The International Handbook of Labour Unions
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The International Handbook of Labour Unions

Responses to Neo-Liberalism

Edited by Gregor Gall, Adrian Wilkinson and Richard Hurd

Since the 1970s, the spread of neo-liberalism across the world has radically reconfigured the relationship between unions, employers and the state. The contributors highlight that this is the major cause and effect of union decline and if there is to be any union revitalisation and return to former levels of influence, then unions need to respond in appropriate political and practical ways. Written in a clear and accessible style, the Handbook examines unions’ efforts to date in many of the major economies of the world, providing foundations for understanding each country.
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Chapter 13: Unions Facing and Suffering Neo-liberalism in the United States

Bob Bruno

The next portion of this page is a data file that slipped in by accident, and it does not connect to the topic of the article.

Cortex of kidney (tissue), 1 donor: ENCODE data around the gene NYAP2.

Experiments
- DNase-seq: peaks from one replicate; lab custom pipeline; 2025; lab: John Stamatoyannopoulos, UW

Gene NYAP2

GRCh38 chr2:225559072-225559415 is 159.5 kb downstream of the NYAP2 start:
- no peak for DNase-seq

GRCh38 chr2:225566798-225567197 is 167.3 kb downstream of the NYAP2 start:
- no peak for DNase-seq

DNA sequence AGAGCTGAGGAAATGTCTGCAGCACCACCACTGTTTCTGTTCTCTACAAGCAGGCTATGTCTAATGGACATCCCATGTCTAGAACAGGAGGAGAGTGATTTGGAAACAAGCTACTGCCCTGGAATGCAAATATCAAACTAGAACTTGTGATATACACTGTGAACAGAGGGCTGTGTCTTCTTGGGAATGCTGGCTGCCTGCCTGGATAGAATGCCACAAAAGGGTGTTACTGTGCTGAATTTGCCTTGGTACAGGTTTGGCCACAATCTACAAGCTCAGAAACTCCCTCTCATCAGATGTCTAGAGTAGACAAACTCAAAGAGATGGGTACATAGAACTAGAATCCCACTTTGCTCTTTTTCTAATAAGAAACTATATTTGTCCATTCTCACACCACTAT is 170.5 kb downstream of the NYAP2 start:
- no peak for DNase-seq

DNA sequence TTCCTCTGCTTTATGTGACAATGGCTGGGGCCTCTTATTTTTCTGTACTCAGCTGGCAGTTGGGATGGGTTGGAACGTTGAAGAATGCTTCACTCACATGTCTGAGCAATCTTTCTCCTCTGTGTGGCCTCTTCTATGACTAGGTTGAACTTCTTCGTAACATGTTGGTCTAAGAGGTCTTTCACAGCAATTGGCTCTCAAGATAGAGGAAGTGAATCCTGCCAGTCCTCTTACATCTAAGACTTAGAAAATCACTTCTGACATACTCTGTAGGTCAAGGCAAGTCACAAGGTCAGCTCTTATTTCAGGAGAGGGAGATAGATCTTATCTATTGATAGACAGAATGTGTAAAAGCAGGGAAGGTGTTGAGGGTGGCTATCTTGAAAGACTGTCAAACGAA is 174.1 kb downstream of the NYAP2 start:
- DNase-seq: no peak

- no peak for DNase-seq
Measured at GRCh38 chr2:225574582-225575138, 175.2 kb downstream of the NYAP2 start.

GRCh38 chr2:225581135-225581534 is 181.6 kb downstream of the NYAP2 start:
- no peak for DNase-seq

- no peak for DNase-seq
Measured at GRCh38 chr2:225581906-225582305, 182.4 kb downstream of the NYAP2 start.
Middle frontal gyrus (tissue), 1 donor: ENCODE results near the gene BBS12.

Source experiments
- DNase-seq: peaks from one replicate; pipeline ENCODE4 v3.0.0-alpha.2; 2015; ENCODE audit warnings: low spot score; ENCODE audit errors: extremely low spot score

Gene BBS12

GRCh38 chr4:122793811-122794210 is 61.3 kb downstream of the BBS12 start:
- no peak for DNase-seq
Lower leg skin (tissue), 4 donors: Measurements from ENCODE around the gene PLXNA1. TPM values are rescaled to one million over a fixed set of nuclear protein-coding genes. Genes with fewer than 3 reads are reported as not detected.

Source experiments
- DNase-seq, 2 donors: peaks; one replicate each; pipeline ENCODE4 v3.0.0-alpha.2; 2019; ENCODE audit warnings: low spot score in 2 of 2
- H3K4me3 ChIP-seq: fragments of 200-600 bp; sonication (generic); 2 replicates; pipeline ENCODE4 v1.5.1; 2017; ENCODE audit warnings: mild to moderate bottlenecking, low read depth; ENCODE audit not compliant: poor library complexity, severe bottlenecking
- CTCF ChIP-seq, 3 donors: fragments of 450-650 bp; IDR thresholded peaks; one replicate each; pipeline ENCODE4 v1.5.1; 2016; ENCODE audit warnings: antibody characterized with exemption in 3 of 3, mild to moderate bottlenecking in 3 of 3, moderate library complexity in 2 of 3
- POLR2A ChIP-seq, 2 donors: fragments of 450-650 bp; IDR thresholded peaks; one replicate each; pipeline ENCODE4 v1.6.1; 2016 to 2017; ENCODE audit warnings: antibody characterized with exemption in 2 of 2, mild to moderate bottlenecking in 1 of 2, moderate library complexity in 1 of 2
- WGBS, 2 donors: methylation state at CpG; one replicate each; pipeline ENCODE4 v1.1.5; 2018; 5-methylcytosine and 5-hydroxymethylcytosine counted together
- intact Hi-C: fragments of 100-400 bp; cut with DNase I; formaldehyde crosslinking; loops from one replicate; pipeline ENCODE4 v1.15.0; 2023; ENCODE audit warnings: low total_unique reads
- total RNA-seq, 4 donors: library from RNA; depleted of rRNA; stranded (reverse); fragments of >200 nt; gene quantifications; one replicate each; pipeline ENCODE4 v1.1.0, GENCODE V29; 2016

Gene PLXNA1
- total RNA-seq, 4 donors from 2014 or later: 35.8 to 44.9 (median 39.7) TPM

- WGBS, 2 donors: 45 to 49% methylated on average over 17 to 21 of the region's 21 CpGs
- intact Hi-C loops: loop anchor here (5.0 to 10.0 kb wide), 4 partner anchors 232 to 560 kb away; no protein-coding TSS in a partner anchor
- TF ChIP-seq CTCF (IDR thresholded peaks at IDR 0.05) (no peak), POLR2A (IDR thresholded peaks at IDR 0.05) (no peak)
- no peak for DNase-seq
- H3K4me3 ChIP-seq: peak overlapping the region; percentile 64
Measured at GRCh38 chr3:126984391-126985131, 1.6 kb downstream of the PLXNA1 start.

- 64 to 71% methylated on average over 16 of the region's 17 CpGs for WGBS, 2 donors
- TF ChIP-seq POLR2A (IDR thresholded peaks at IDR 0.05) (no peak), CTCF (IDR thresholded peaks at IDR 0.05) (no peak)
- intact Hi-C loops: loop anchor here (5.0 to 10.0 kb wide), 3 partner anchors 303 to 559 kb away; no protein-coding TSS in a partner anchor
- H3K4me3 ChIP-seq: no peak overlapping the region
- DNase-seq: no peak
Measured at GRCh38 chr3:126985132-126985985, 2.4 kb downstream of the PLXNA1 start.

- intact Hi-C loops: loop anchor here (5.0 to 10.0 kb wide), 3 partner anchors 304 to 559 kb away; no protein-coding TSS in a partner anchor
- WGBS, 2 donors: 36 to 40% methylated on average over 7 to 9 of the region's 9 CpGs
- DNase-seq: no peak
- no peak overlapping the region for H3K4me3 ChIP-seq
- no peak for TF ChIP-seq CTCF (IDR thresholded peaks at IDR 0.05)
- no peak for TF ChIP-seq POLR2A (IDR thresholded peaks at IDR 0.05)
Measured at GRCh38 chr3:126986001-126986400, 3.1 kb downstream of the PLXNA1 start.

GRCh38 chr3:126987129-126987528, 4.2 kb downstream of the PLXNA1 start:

Bob Bruno INTRODUCTION In the 1980s, neo-liberalism washed over the American political landscape and nearly drowned the labour movement. The first sign of high water is debatable. Maybe, it was the firing of striking unionised air traffic controllers by President Ronald Reagan in 1981 that signalled the advance of an unfettered ‘free market’ in America. Symbolically, the strong-armed action of the nation’s chief executive to punish federal employees waging an illegal strike was a watershed moment for the deteriorating relationship between capital and labour. Corporate leaders and right-wing conservative political forces interpreted Reagan’s executive order as an unconditional withdrawal of state protections for worker rights. McCarten (2006: 215, 216) called the strike of Professional Air Traffic Controllers (PATCO) ‘one of the most significant events in 20th century US labor history’ (2006, 215) symbolising ‘the declining power of the labor movement’. But as dramatic as it was in turning labour’s fortunes the air traffic control firings were more a confirmation of a neo-liberal turn than the first rip in the postwar social-contract fabric. In the late 1970s, administrative deregulation had already been imposed on the trucking industry reducing incomes and eliminating union drivers. Foreign cars had driven unimpeded into American show rooms while American auto manufactures and government officials ignored the realities of the emerging global markets for durable goods. Trade policy shaped principally by cold war foreign policy concerns had invited steel imports into industrial centres of the Midwest and Northeast. Before Reagan’s ‘revolution’ foreign competition from computer, home electronic,...

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